Barbara Bretton

Sneak Peek

Laced With Magic: Chapter 2


The first time I observed a town hall meeting, I was on the outside looking in.


It was one of those three-dog December nights they specialized in up here in northern Vermont and I'd ended up spending part of it hidden behind a frozen azalea bush, peering through the window at the woman I would spend the rest of my life with.

Not that I knew it then. That night the only thing I knew for sure was that freezing my ass off was a small price to pay to watch her smile.

Yeah, go ahead. Laugh. If anybody had told me I would fall in love at first sight with a tall skinny blonde who knitted for a living and moonlighted as mayor of a small Vermont town, I would have laughed too.

I was a burned-out detective, a hard case when it came to love or anything close to it. I had been looking to put as much distance between myself and my old life as I could and when the opportunity to be the interim chief of police in a nowhere town presented itself, I jumped on it.

I wanted to disappear. I wanted to stop feeling. I wanted to stop thinking about the life I'd lost.

Sugar Maple sounded like the perfect place to do it: a Norman Rockwell painting come to life, a Christmas card of a town that boasted a zero crime rate and a healthy tourist economy based on nothing more than great-looking people and proximity to some pretty serious skiing. A place filled with happy people living happy lives. A place where nothing bad ever happened.

I had a lot to learn.

I've been here a few months now and I'm still not sure I've managed to wrap my head around what really goes on here. Retired vampires. Gorgeous troll librarians. Hair stylist witches. And a girlfriend who happens to be a sorceress-in-training locked in mortal combat with a banished fae queen.

See what I mean? It takes some getting used to.

This was my third monthly town hall meeting as temporary chief of police. Since Sugar Maple didn't register on the state crime meter, my presence was more ceremonial than anything else. I had signed on for six months or however long it took me to investigate my old friend Suzanne's drowning death in Snow Lake. The investigation had been completed quickly but by then I had already fallen in love with Chloe and leaving Sugar Maple was the last thing on my mind.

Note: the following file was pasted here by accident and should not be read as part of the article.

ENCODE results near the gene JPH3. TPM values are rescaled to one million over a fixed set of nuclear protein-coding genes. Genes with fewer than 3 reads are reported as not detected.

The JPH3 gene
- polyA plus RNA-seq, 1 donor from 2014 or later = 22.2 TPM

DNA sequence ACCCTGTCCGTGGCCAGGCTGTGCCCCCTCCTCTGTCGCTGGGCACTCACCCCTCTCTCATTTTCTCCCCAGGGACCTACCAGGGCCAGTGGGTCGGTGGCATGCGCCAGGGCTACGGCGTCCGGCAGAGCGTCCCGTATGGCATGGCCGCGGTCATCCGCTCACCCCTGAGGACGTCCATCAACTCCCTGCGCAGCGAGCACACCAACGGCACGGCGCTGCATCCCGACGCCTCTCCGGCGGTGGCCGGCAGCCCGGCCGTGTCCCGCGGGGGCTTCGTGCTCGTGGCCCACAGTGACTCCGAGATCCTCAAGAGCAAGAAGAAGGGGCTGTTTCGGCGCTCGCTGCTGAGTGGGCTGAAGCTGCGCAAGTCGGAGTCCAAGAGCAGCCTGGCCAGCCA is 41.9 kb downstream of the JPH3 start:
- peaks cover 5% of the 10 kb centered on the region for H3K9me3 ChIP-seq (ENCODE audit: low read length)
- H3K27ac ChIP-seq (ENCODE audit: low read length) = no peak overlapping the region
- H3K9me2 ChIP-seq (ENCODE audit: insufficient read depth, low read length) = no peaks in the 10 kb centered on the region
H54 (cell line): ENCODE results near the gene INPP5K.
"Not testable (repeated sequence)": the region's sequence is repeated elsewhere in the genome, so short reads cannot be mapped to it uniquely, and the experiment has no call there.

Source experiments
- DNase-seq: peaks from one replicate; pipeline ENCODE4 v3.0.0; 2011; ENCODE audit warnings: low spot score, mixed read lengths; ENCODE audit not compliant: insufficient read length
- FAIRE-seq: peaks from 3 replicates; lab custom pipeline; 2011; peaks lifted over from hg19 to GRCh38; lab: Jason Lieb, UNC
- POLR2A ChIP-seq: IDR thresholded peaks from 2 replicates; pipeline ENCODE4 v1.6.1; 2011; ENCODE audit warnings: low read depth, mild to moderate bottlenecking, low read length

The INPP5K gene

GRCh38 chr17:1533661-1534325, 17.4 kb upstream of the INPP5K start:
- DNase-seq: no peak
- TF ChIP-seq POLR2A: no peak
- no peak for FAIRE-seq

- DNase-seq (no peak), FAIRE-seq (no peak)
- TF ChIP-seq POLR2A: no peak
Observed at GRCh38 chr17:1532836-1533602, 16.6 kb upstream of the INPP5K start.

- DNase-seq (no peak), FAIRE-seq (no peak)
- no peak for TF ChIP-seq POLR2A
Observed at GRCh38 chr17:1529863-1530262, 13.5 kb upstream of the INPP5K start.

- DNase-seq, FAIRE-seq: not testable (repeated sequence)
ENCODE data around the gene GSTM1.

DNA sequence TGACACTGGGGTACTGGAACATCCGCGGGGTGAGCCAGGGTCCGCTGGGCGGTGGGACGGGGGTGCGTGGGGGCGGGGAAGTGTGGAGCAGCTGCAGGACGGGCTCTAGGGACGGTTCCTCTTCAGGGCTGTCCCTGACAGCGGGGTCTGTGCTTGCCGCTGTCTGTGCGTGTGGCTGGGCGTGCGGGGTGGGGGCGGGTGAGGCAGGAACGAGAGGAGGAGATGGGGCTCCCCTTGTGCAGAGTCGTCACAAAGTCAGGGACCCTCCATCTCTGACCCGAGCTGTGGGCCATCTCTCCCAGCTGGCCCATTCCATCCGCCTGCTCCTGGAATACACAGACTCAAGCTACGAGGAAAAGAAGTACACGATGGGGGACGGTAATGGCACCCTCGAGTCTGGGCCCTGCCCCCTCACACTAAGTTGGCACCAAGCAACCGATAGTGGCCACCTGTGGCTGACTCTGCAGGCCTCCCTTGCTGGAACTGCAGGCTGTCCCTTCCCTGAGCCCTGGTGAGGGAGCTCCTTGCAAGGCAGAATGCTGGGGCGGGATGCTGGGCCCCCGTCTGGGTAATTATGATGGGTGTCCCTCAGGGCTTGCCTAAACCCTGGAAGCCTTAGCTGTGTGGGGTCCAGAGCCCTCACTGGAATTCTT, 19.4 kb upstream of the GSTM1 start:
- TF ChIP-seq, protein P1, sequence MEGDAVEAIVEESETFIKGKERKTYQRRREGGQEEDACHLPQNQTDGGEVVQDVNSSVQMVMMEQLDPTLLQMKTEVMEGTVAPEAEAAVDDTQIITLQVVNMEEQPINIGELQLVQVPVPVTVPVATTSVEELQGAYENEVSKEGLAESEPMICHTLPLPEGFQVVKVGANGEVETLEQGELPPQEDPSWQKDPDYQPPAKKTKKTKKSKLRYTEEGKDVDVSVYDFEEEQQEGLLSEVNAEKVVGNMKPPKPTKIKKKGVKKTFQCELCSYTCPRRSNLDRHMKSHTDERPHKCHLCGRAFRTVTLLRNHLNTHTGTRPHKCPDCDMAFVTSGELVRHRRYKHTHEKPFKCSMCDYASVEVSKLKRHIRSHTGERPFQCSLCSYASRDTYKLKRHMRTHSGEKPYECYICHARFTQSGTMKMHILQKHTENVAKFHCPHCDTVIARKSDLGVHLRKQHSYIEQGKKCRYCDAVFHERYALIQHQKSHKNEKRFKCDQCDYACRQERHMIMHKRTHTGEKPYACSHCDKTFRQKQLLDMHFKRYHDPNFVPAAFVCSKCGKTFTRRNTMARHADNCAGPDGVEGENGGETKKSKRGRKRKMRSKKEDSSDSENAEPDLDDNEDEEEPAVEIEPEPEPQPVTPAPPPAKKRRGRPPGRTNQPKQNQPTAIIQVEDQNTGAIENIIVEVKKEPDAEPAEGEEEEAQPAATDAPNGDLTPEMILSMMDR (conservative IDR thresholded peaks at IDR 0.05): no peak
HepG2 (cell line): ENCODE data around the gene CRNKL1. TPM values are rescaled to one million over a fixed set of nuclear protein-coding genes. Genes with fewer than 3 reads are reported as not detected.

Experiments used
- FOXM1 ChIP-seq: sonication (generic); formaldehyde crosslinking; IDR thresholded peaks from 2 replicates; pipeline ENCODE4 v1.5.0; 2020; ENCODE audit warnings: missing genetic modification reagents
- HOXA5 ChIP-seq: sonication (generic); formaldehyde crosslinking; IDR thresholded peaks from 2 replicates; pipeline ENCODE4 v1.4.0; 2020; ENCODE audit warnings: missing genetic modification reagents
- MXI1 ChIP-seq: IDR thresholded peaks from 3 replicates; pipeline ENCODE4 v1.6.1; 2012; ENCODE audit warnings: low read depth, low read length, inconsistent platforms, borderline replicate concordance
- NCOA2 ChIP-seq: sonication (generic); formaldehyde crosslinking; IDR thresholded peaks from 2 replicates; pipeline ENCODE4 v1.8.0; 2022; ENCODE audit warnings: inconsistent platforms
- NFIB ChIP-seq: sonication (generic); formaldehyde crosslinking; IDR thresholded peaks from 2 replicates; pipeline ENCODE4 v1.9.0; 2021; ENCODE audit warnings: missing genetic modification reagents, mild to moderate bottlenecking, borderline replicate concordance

Okay, so maybe it wasn't the last thing on my mind. I wouldn't have minded leaving the magic behind for a few days. I'm not sure humans are cut out for a steady diet of vampires, werewolves, and things that go bump in the night. Lately normal has been sounding pretty good to me and I'd been trying to convince Chloe to let me schedule a getaway weekend for us but she kept putting me off. Not even a day trip down to Boston and back. She claimed the knit shop as her excuse and I couldn't argue that her every waking hour was claimed by Sticks & Strings.

Still, being the only resident human in town wasn't the easiest gig and I'd found myself thinking a lot about the world beyond the township limits. A world I wanted to share with Chloe. I knew she was bound to Sugar Maple by a destiny I couldn't pretend to totally understand but even cons got time off for good behavior.

It wasn't like she was trapped here by some kind of curse or anything. Hell, she'd put in a few semesters at B.U. not that long ago. My world wasn't totally unfamiliar to her.

I zoned out during the lilacs versus hydrangea debate and tried hard not to scratch where my sweater itched. Chloe wisely tabled a discussion on Christmas displays until after Labor Day and then yielded the floor to an insistent Midge Stallworth who demanded to know why, with all the magick flying around town, nobody had managed to repair the Dangerous Curve Ahead sign near her family's funeral home.